Sperm preparation: Males of proven fertility were killed and the cauda epididymis immediately removed to a 150l drop of TYH medium under mineral oil (Sig., embryo-tested, cat#M8410). The epididymis contents were squeezed out and the proceed for 1-2 hours at 37C in 5% in humidified air. Sperm concentration was determined with haemocytometer.

Fertilization in vitro: Fertilization in vitro was carried out in 1 ml drops of TYH medium under mineral oil. A preincubated capacitated sperm suspension was gently added to the freshly ovulated ova to give a final motile sperm concentration on 100000/ml.

The combined sperm oocyte suspension was incubated for 4-6 hour. The ova were then washed through several changes of medium and finally incubated in 50l drops of KSOM without or with different concentrations of LIF (5, 7.5, 10 and 20ng/ml) under mineral oil. Fertilization was assessed by recording the number of 2 cell embryos 24-26 hour after completion of fertilization in vitro.

Culture media: Modified KRB (12) called TYH (Table-I) without LIF was used for sperm preincubation and TYH medium with different concentrations (0, 5, 7.5, 10 and 20ng/ml) of LIF for IVF. Pyruvate and LIF was added immediately after overnight equilibration of the medium. Invitro fertilized zygotes were cultured in KSOM (Table-I) suplemented with MEM essential amino acid solution (Sig. M-5550) (10l/ml) and MEM non-essential amino acid solution (Sig. M-7145) (5l/ml). Glutamine (Sig. G-5440), pyruvate (Sig. P-5280), BSA and aminoacid solution and LIF were added.

Statical analysis: X2 tests were used to compare the five groups. A difference of p<0.05 was considered to be significant.

RESULTS

Table-II summerizes the precentage of ova that cleaved to the 2 cell stage after 24-26 hour culture in the 5 media. There was non stimulatory and non-inhibitory effect of rhLIF when added to culture medium on rate of fertilization of mouse oocytes. The percentage of mouse ova reaching the stage of 2-cell stage in each groups (A=83.43%, B=84.67%, C=86.36%, D=85.54%, E=83.64%) were non significantly different.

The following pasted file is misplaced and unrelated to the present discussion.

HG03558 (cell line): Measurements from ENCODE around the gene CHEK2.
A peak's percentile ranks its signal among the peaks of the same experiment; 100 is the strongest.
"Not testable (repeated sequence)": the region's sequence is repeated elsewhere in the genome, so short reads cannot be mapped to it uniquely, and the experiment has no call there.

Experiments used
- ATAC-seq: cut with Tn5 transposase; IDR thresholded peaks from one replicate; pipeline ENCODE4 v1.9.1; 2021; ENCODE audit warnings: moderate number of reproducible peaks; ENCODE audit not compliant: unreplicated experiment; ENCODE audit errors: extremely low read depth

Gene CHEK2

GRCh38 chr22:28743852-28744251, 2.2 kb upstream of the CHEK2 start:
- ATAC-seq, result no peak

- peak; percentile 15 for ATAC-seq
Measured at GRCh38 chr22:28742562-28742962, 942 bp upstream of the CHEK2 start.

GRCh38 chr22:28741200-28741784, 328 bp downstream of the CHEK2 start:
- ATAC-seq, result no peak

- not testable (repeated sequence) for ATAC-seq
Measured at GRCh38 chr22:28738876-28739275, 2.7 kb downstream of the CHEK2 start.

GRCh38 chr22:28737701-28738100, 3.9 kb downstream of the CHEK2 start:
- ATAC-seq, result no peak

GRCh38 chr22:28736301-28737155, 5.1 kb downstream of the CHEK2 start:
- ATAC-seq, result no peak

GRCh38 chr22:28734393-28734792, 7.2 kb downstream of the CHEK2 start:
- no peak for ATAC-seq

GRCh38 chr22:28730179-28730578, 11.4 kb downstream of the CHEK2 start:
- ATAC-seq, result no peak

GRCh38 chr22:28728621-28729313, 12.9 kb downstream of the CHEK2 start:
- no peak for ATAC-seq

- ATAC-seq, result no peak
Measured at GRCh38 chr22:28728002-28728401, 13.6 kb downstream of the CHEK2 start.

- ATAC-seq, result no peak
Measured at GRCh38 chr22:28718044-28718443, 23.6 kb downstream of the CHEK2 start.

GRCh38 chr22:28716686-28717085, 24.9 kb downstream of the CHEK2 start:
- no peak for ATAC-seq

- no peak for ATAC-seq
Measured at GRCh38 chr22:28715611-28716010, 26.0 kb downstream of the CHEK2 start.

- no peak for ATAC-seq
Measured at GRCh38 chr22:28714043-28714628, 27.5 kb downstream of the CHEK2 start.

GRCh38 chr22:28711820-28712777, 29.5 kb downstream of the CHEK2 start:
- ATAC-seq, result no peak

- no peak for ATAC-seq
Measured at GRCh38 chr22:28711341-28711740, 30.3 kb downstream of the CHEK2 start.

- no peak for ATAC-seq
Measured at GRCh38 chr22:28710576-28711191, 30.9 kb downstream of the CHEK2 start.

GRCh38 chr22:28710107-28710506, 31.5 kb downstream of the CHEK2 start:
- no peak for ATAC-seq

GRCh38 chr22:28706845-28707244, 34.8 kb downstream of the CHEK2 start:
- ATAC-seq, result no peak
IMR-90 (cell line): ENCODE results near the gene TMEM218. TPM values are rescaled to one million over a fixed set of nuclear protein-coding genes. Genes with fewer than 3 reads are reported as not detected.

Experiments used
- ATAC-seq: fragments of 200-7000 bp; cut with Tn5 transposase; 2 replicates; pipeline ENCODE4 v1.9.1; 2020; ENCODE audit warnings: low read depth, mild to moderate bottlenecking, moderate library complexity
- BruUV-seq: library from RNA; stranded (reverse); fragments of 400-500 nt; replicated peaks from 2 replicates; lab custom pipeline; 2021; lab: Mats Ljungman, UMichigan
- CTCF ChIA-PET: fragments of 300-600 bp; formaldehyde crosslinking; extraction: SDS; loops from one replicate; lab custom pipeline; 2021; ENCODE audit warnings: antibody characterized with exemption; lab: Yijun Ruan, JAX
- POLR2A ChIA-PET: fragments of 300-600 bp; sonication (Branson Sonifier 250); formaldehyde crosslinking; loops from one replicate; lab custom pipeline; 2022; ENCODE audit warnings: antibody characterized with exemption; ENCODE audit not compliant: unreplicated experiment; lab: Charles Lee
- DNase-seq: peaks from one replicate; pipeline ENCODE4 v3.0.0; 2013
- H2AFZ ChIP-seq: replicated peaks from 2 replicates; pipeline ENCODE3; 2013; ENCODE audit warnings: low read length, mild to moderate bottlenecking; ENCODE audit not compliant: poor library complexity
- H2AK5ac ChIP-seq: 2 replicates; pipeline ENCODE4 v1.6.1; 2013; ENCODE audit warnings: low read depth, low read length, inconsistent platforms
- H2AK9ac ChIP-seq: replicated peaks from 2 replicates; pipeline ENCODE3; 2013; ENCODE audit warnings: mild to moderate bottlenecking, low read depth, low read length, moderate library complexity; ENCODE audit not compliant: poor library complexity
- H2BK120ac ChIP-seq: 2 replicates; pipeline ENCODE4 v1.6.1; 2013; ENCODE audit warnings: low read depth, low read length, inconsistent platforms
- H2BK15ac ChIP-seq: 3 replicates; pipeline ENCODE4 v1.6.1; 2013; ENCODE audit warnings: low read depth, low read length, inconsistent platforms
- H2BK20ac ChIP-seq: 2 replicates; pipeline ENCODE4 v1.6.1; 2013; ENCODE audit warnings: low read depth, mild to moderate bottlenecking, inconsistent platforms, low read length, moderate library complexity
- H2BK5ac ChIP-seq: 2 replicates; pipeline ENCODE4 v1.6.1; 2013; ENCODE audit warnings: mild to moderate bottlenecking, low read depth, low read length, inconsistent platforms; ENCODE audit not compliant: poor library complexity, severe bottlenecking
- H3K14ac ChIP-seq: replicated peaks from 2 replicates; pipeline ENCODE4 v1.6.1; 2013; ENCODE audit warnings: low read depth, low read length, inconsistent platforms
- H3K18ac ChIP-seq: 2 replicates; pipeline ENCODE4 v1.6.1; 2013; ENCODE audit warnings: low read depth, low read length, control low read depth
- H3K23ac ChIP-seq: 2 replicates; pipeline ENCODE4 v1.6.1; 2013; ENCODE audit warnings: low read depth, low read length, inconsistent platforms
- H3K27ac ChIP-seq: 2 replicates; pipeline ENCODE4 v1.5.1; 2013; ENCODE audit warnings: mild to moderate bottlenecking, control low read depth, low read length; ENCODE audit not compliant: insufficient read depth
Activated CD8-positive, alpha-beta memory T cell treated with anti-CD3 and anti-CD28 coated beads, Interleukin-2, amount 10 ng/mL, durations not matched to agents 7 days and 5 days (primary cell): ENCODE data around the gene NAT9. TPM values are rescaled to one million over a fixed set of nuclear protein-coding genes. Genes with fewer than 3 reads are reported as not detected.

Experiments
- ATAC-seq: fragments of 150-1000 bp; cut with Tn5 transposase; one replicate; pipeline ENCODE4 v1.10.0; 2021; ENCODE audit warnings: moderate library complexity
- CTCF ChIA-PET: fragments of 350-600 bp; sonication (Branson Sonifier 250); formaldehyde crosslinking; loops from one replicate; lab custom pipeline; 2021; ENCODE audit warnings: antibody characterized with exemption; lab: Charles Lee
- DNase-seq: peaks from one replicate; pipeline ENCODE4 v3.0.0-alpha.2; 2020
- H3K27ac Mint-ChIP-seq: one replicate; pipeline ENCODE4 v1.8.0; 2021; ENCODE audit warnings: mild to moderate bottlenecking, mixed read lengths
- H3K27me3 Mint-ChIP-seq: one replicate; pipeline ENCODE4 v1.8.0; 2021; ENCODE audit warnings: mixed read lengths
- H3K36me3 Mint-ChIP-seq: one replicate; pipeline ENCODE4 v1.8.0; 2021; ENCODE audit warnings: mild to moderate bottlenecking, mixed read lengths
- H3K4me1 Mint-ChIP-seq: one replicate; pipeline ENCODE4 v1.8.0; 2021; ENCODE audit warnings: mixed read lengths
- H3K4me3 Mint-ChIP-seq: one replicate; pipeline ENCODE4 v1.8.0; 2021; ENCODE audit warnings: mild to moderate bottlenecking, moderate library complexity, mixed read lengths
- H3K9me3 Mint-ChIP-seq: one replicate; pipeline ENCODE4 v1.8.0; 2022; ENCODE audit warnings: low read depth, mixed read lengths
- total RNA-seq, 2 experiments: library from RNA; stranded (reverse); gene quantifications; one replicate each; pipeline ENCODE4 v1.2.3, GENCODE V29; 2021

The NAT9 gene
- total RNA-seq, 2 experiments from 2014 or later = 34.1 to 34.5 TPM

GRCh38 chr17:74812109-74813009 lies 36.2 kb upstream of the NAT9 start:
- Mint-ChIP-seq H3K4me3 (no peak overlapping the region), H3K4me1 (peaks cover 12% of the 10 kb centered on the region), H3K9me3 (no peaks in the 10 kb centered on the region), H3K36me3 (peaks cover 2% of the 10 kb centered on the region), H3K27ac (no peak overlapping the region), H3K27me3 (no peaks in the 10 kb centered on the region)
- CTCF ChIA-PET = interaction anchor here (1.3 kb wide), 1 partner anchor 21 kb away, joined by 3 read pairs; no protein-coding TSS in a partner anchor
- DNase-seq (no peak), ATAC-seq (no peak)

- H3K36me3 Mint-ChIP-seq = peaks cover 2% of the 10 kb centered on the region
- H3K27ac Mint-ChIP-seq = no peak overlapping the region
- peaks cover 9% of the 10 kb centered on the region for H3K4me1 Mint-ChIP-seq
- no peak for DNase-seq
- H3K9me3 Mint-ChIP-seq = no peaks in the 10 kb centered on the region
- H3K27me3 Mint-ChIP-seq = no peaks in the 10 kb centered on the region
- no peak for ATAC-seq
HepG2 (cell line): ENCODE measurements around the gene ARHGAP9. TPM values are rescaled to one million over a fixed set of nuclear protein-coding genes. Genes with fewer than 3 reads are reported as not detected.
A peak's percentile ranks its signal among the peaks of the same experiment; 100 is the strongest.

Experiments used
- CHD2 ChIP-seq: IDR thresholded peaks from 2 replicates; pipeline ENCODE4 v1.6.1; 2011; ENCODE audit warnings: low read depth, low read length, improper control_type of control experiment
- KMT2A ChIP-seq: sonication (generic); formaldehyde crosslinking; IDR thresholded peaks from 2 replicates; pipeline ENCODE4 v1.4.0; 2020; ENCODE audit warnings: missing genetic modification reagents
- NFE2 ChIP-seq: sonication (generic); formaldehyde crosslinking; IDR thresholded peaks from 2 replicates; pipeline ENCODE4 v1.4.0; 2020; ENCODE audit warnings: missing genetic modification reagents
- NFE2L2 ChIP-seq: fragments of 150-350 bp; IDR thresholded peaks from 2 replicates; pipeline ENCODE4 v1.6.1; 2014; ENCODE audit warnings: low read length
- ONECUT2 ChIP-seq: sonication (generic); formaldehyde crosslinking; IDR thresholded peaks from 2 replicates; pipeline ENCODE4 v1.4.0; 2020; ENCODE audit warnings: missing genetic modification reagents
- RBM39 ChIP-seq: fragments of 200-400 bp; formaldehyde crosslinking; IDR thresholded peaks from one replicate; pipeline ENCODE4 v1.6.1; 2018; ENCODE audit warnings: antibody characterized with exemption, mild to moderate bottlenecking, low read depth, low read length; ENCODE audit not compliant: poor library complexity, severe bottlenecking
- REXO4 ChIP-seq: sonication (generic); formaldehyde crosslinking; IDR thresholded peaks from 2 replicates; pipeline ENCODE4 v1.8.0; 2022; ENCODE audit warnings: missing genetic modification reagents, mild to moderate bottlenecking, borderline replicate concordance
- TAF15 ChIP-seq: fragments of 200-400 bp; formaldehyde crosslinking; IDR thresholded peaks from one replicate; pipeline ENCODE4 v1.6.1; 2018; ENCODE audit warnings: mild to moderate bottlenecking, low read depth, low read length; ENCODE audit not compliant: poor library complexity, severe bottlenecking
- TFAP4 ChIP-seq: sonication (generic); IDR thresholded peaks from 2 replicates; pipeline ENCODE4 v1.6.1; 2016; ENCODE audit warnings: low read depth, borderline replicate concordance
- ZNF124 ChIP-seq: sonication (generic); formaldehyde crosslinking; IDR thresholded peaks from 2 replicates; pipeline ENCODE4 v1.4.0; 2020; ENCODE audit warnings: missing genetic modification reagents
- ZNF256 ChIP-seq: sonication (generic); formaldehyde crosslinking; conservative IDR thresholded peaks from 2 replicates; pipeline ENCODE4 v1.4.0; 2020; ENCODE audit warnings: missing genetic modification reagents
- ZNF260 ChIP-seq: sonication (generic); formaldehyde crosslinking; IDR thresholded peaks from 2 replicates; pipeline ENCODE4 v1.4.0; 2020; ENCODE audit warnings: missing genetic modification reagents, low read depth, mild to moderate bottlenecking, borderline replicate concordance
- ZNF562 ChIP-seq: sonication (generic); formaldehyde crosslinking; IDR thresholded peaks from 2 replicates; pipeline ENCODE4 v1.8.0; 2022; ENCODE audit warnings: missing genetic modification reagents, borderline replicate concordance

DISCUSSION

The fallopian tube is a complex but delicate organ that performs numerous functions. It has been suggested that oviduct fluid and oviduct epithelium modulate maturation and transport of gametes and embryos.13 In the fallopian tube high constitutive levels of LIF were expressed in the ampullary section suggesting that LIF may play a role during early embryonic development or on the fertilization.11 It is possible that the beneficial effects of coculture are due to LIF production by the feeder cell14 but in this current series, we preferred to use the recombinant human LIF instead of LIF released from the coculture cells for invitro fertilization. The advantage of recombinant LIF over the LIF released from the coculture cell is its convenience, commerical availability and the absence of the risk of virus infection.15 There is controversy as to the effect of LIF on the different development stages of embryo development. Michell et al7 demonstrated that rhLIF enhances blastocyst formation and decreases embryo fragmentation even in the two cell stage. In contrast, Jurisicova et al16 demonstrated that rhLIF in standard medium does not enhance the development of early stage human embryos. Tsai et al17 demostrated that LIF has positive effect on preimplantation embryo (morula, blastocyst and hatching) development and has no significant influence on early embryo (2-16 cell stage) development. Why the LIF is secreted from ampullary portion of fallopian tube? The answer to this question needs more study? As we know there is no report about the effect of LIF on rate of fertilization. The present study is unique study in showing the effect of LIF on in vitro fertilization rate of mouse ova. This series provides information about the effect of different concentrations of LIF on the rate of fertilization. There was non stimulatory effect of LIF where it was added to the medium. LIF modulate sperm development and plays a role in the survival of sertoli cells and gonocytes in vitro.18-20

It has been shown that incubation of spermatozoa in the media with LIF results in greater sperm motility and survival rates. Attar et al21 demonstrated that effect of LIF on sperm motility and survival was concentration-dependent and significatly higher after 24 and 48 hours exposure, respectively and also LIF showed its maximal effect on sperm motility at a concentration of 5ng/ml wherase sperm survival was enhanced at higher concentrations. The maximal effect on sperm survival was reached at a concentration of 10ng/ml. The biological actions of LIF on sperm cells must be mediated through interactions with specific cellular receptors. Expression of LIF receptor mRNA was found in rat elongating spermatids and all mouse germ cells.22 The demonstration of LIF receptors on these cells suggest that the effect of LIF is mediated by direct interactions with the spermatid and germ cells rather than by the indirect release of secondary substances. However, it seems neccessary to investigate further on this issue; for instance before doing the IVF, sperms could be incubated into the drops of TYH medium with different concentrations of leukemia inhibitory factor and also in different ranges of time.